Do you remember your high school chemistry class? If so, you likely learned a bit about pH, as well as the concept of acid and base (alkalinity). The pH scale ranges from 1 to 14, with 7 considered to be neutral, higher numbers being alkaline (base) and lower numbers being acidic (acid). You can measure any aqueous (containing water) solution and determine its pH (pH actually stands for “power of hydrogen” and is measuring the total hydrogen ion concentration in a solution).
Human blood, for example, is aqueous. Its pH is quite stable at about 7.4, on the alkaline side of the scale. The ocean, as another example, has a pH of about 8.1. Your pool? An optimal pH for a pool is 7.4, which mirrors the pH of the human eyes as well as the pH of mucous membrane within humans.
Do you see a pattern here? Healthy pH tends to be on the alkaline side. And the pH for most things can be affected by inputs into that particular solution. So, for example, the ocean’s pH has actually become more acidic over time and scientists believe that is due to the input of CO2 related to global warming.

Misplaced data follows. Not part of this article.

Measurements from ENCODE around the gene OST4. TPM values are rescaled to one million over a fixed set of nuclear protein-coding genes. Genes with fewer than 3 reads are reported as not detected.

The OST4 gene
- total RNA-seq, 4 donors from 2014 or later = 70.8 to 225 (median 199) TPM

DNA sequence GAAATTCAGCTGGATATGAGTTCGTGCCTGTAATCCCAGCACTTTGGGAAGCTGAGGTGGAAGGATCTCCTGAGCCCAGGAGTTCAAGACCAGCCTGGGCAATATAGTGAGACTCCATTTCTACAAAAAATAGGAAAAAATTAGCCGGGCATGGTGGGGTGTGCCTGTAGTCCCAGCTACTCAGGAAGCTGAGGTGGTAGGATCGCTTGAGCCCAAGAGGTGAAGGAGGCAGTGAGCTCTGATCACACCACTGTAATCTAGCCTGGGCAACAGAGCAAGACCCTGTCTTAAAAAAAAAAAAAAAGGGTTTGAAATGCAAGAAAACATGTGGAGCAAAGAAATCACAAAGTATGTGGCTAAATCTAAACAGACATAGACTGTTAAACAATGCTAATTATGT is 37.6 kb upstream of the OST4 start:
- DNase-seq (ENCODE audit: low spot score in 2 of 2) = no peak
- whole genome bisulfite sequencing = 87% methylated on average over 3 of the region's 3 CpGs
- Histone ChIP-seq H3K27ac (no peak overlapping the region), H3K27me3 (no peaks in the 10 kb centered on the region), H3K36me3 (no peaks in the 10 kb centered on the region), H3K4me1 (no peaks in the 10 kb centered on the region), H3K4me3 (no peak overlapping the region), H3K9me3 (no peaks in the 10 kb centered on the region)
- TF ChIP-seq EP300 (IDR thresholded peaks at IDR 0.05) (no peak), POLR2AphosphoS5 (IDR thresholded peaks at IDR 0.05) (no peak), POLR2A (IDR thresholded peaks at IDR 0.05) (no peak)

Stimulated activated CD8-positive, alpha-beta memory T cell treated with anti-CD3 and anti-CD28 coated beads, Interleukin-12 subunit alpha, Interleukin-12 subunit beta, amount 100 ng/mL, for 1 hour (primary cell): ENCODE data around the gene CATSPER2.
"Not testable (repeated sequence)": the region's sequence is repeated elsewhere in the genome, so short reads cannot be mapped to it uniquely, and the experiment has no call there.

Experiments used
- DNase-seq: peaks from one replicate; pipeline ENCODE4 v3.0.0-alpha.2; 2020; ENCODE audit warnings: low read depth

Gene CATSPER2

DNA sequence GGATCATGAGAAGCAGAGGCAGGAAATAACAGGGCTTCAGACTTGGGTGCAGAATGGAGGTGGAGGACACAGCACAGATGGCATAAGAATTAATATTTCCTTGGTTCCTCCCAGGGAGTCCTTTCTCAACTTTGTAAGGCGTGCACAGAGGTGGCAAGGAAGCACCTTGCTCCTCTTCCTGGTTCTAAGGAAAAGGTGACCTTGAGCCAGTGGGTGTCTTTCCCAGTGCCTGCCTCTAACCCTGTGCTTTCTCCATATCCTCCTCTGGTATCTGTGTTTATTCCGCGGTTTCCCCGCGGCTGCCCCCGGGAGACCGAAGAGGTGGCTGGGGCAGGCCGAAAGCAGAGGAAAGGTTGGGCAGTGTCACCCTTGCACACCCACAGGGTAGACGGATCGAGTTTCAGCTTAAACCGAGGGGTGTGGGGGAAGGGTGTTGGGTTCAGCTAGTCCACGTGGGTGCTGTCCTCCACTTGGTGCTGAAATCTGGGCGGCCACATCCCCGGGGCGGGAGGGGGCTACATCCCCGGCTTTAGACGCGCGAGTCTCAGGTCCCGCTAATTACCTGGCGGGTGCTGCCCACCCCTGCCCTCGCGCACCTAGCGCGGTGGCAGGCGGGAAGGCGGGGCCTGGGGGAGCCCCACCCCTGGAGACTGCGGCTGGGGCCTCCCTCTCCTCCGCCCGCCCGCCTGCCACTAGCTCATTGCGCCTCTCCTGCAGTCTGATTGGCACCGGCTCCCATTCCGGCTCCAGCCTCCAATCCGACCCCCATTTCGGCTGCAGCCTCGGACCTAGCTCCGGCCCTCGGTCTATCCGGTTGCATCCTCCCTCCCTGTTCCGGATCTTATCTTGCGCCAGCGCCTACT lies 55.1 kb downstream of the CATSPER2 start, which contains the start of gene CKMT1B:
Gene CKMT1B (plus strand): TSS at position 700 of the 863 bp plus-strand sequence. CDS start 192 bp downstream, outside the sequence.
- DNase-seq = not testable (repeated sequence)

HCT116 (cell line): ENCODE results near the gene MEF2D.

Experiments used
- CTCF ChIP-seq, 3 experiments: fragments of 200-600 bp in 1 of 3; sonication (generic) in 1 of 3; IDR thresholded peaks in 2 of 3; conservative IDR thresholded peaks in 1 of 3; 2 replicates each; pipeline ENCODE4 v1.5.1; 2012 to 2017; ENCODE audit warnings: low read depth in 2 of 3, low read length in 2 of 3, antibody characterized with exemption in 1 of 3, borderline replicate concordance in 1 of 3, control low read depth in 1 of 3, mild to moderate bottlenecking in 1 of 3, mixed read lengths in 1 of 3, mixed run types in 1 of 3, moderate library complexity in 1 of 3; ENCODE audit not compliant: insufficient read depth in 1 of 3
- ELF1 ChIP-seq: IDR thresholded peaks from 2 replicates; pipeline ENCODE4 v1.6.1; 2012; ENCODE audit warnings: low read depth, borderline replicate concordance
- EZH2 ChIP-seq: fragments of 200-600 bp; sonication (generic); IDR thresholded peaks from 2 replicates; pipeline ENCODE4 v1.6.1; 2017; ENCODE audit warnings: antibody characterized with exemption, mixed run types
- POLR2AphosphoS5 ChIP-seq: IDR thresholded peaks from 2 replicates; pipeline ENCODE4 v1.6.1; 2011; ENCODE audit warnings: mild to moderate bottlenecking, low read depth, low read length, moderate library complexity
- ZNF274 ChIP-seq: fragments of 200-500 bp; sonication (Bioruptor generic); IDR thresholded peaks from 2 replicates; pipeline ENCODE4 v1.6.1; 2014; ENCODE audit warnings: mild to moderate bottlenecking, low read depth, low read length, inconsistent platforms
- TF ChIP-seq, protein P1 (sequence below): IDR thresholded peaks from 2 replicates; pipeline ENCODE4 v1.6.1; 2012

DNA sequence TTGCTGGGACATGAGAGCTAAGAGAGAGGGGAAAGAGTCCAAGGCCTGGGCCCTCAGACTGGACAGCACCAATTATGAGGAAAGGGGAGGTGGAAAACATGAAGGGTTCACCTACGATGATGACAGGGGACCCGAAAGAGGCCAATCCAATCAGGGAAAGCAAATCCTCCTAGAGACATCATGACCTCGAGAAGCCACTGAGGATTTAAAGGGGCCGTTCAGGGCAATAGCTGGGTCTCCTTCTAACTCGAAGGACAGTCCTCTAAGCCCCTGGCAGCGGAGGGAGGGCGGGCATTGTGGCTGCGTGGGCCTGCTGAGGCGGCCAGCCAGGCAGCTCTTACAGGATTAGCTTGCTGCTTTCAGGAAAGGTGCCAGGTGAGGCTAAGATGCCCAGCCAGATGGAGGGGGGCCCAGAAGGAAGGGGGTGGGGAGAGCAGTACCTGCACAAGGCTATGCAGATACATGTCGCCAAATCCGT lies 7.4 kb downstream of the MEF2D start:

Your body’s urine and salivary pH can change due to different inputs, such as with the different foods you eat. This can tell us a lot about our cellular health. Interestingly, the net effect of different foods acting on your body can increase or reduce your body’s overall alkalinity. I’ll talk more about what foods result in both an acid and alkaline change in your pH in a minute (and how easy it is to measure your own body’s acid-alkaline state!), but first I want to talk a bit more about the specific pH that we are measuring.
While we “measure” your body’s acid-alkaline state, please note that we are not measuring the pH of your blood! The pH of human blood is about 7.4 and really doesn’t change (unless you are extremely ill or near dying). The body, in particular the lungs and kidneys, works diligently, automatically, to keep the pH of the blood tightly controlled. Blood contains built in “buffering” mechanisms, with the kidneys sending in mineral buffers such as calcium carbonate and calcium phosphate, when needed to keep your blood pH at a health 7.4.
The rest of your body, however, varies in pH level. The stomach, for example, is very acidic, maintaining a pH at less than 3.0 typically so that it can fully breakdown the food you eat and also kill ingested pathogens. The pH of the vagina is 3.8 – 4.4. The skin has a pH below 5. The pH of every system in the body is fine-tuned to its function in this regard.